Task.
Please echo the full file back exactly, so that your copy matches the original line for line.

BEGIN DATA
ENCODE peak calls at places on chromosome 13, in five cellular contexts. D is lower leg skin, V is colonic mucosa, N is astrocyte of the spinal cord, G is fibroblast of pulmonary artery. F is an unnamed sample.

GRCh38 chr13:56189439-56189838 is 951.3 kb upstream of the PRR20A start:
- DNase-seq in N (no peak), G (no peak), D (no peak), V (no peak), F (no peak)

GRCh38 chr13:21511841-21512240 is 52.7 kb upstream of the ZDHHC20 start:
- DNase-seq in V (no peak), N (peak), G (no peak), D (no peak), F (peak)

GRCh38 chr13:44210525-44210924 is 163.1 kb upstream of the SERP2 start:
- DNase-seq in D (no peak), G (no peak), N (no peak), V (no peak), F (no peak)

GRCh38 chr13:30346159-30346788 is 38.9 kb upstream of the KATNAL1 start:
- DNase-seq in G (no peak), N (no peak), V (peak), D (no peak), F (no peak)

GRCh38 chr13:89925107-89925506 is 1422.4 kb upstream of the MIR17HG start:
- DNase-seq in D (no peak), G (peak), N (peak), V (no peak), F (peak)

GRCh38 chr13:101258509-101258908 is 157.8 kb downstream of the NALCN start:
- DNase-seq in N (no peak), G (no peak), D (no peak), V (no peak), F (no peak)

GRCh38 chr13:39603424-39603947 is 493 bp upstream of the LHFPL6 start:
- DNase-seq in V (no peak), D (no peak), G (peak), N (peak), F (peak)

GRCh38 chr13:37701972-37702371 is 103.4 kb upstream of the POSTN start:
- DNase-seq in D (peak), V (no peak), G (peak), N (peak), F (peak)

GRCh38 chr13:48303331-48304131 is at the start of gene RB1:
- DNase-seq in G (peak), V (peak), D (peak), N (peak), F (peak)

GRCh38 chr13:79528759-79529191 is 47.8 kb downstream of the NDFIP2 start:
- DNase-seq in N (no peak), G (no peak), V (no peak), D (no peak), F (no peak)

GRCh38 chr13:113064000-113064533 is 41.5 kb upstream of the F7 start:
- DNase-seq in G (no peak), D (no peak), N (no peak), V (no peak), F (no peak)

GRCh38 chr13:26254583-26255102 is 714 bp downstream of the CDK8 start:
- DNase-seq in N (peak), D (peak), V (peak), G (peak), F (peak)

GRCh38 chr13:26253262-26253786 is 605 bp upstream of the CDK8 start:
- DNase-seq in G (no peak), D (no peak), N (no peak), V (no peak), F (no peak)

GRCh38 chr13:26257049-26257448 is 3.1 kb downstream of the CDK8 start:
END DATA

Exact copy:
ENCODE peak calls at places on chromosome 13, in five cellular contexts. D is lower leg skin, V is colonic mucosa, N is astrocyte of the spinal cord, G is fibroblast of pulmonary artery. F is an unnamed sample.

GRCh38 chr13:56189439-56189838 is 951.3 kb upstream of the PRR20A start:
- DNase-seq in N (no peak), G (no peak), D (no peak), V (no peak), F (no peak)

GRCh38 chr13:21511841-21512240 is 52.7 kb upstream of the ZDHHC20 start:
- DNase-seq in V (no peak), N (peak), G (no peak), D (no peak), F (peak)

GRCh38 chr13:44210525-44210924 is 163.1 kb upstream of the SERP2 start:
- DNase-seq in D (no peak), G (no peak), N (no peak), V (no peak), F (no peak)

GRCh38 chr13:30346159-30346788 is 38.9 kb upstream of the KATNAL1 start:
- DNase-seq in G (no peak), N (no peak), V (peak), D (no peak), F (no peak)

GRCh38 chr13:89925107-89925506 is 1422.4 kb upstream of the MIR17HG start:
- DNase-seq in D (no peak), G (peak), N (peak), V (no peak), F (peak)

GRCh38 chr13:101258509-101258908 is 157.8 kb downstream of the NALCN start:
- DNase-seq in N (no peak), G (no peak), D (no peak), V (no peak), F (no peak)

GRCh38 chr13:39603424-39603947 is 493 bp upstream of the LHFPL6 start:
- DNase-seq in V (no peak), D (no peak), G (peak), N (peak), F (peak)

GRCh38 chr13:37701972-37702371 is 103.4 kb upstream of the POSTN start:
- DNase-seq in D (peak), V (no peak), G (peak), N (peak), F (peak)

GRCh38 chr13:48303331-48304131 is at the start of gene RB1:
- DNase-seq in G (peak), V (peak), D (peak), N (peak), F (peak)

GRCh38 chr13:79528759-79529191 is 47.8 kb downstream of the NDFIP2 start:
- DNase-seq in N (no peak), G (no peak), V (no peak), D (no peak), F (no peak)

GRCh38 chr13:113064000-113064533 is 41.5 kb upstream of the F7 start:
- DNase-seq in G (no peak), D (no peak), N (no peak), V (no peak), F (no peak)

GRCh38 chr13:26254583-26255102 is 714 bp downstream of the CDK8 start:
- DNase-seq in N (peak), D (peak), V (peak), G (peak), F (peak)

GRCh38 chr13:26253262-26253786 is 605 bp upstream of the CDK8 start:
- DNase-seq in G (no peak), D (no peak), N (no peak), V (no peak), F (no peak)

GRCh38 chr13:26257049-26257448 is 3.1 kb downstream of the CDK8 start: